Cecil Kimber’s ambitious roll of the dice had paid off handsomely. There is no question that the C-Type was a well-conceived car and the exacting way in which they were engineered and prepared meant that they finished races. The Earl of March’s team however played a significant role in the success of 1931. Freddie’s team made up three of the top five finishers in the Double Twelve and they won both the Irish GP and the TT. The Earl of March no doubt selected his mechanics and drivers with great care but an effective team must work well together. Contemporaries regarded Freddie March with high regard, furious ambition being absent from his conduct and all members of his team from drivers to mechanics and helpers being valued and appreciated. The great documentarian and Brooklands habitué, Rivers Fletcher, claimed that “the most important aspect of that team was that it set an example of sportsmanship and attitude that was widely copied”. It is an atmosphere that still pervades the Goodwood paddocks.

MG went on to dominate 750cc racing and had significant international success with the commanding K-Type in the hands of Whitney Straight, Prince Bira and the ‘Flying Mantuan’; Tazio Nuvolari, whose 1933 average speed at the Ulster TT wasn’t beaten until 1951. MG cemented a reputation as builders of desirable and effective sportscars. Despite their roaring success in 1931, however, only 44 racing Montlhéry Midgets were built. The Depression decimated the ambitions of the MG sales department as it did for most of the motoring industry. Had MG, its teams and the drivers not scored the victories and applause that they did in 1931, the picture could perhaps have been even more grim. It is estimated that only 25 of the 44 original cars still exist. Unfortunately two of the Freddie March team cars have been lost and, until very recently, the other car languished mothballed and forgotten for over 40 years in a variety of sheds and garages.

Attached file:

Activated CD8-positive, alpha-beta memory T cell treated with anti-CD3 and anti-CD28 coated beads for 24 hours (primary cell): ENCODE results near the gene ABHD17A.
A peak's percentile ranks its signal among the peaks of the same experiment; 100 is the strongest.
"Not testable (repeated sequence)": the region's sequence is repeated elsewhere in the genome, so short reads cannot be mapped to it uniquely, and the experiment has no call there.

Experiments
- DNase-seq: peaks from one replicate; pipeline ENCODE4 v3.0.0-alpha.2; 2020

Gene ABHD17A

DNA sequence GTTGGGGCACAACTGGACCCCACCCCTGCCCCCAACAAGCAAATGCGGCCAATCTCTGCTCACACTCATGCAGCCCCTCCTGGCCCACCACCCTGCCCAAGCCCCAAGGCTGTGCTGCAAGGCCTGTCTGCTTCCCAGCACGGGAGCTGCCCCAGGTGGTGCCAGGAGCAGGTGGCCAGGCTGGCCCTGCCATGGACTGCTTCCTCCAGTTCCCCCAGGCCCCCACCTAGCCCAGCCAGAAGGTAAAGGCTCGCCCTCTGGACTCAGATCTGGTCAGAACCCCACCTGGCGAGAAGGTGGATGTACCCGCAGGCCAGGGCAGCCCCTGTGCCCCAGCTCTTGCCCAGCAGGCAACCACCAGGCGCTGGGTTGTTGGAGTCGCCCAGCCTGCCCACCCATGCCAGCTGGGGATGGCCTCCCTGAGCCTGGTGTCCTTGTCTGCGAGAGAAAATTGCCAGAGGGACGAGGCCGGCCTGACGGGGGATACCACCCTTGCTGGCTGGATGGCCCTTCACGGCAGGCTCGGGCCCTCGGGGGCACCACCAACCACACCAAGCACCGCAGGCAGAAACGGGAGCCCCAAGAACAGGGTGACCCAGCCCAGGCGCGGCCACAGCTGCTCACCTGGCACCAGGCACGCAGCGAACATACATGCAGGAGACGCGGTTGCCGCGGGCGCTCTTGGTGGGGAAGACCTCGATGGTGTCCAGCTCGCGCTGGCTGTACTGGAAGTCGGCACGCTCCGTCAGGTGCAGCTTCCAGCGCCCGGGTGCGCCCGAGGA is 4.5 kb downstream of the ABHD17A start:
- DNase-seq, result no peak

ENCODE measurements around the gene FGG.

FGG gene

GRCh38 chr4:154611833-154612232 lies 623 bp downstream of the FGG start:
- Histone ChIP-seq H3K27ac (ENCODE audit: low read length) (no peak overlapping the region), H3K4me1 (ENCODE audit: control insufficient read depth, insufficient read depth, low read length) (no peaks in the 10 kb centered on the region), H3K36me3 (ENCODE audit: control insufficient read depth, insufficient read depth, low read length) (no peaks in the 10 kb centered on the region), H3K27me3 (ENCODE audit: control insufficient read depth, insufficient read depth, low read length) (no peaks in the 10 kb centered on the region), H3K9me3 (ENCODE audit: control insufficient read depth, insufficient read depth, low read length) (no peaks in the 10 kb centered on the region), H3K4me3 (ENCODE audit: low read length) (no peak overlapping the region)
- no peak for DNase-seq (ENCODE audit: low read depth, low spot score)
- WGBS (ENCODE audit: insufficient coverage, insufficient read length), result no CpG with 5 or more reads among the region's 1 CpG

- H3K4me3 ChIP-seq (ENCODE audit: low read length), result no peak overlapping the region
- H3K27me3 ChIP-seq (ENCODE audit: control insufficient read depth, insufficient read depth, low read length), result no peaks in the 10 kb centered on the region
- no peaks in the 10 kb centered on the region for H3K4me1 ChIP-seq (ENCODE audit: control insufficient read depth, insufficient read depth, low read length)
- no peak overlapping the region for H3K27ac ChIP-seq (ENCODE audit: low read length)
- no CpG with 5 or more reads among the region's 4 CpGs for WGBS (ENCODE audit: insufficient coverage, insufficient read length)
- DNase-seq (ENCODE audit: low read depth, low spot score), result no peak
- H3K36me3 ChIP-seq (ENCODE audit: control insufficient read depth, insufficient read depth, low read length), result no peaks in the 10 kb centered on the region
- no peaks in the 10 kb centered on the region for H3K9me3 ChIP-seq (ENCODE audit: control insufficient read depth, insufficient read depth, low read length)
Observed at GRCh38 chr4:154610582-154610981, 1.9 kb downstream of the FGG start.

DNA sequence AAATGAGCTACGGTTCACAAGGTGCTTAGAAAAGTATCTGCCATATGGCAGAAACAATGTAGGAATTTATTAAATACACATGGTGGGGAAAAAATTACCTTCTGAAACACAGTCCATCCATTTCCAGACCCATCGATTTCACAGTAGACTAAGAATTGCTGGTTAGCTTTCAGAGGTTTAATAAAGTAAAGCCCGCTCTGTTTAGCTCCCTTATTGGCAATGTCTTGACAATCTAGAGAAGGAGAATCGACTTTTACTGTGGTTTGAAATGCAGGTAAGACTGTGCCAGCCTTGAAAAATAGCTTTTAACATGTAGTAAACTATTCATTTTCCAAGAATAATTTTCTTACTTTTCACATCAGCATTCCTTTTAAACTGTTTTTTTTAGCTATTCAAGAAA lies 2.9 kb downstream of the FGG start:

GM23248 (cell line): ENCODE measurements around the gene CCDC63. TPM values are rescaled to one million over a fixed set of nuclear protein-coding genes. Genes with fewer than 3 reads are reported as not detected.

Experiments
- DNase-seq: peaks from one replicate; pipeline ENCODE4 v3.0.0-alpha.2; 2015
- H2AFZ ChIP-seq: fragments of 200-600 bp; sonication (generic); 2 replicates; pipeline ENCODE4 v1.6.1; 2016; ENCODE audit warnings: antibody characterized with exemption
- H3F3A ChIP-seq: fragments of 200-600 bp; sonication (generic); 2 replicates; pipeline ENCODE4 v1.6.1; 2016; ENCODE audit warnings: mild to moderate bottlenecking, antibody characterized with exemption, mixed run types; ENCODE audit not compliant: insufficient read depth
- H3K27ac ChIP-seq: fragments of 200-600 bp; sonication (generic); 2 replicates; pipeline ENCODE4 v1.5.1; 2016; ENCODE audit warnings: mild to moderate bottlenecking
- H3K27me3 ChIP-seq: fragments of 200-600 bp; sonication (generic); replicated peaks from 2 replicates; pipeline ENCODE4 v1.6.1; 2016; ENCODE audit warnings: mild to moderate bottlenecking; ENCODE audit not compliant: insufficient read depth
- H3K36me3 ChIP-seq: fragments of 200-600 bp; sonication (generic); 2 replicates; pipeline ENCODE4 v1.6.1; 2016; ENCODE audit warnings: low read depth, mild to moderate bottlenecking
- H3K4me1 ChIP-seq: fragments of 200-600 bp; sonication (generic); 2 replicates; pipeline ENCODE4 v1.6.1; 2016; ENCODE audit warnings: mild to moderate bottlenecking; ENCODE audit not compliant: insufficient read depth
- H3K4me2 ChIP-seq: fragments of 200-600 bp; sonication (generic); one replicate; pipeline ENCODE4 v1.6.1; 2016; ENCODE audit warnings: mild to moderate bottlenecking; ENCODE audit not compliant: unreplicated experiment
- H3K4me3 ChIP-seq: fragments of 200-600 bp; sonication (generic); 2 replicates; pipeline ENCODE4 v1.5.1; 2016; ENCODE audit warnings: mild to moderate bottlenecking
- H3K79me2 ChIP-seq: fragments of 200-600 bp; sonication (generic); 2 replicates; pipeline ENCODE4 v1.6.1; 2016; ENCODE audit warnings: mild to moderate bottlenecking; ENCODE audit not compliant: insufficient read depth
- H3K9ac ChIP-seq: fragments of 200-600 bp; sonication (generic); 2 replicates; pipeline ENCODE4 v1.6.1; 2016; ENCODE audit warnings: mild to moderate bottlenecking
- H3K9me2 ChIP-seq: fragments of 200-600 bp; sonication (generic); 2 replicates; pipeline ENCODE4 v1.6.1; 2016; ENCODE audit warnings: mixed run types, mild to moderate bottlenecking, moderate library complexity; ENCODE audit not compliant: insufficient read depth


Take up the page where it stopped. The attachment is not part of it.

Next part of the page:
In 2018 however C0253, Norman Black’s Irish GP and TT winner came into the ownership of David Potter. A lifetime-MG enthusiast, David had tracked the fortunes of C0253 since its final race at Silverstone in 1961, his son Duncan even recalls that in amongst shopping lists and water bills on the kitchen pin board there was always a photograph of C0253. So when the opportunity arose to buy the car (when in negotiation to buy an entirely different C-Type) David jumped at it and wasted no time in bringing the car back to life. Fittingly perhaps as the owners of two other C-Types, father and son often muse that the only other chap to have owned three C-Types was Freddie March.


David and Duncan have painstakingly recommissioned the car and have gone to extraordinary lengths to maintain as much of the original character of the car as possible. Indeed it still uses much of the original engine that Norman Black thrashed around the Brooklands banking and the dusty roads of Ireland and the seats are those that he sat on! The result is sublime. Resplendent in its striking grass-green paintwork, as it arrived at Brooklands in May 1931, the car is an essential and tangible connection to the apex of British motorsport before the war and to the personalities, like the approachable and irreproachable Freddie March, that made it such a romantic and cherished period in our history.

What’s more, C0253 will not disappear into a humidity-controlled warehouse to gather interest (the boring sort of interest), but will be rolled up to start lines at hillclimbs and races by its passionate new custodians to fulfil its vocation as a competition car. C-Types were after all designed and built to be racing cars and it seems unlikely that Cecil or Freddie would want their brief but brilliant partnership to be remembered in any other way.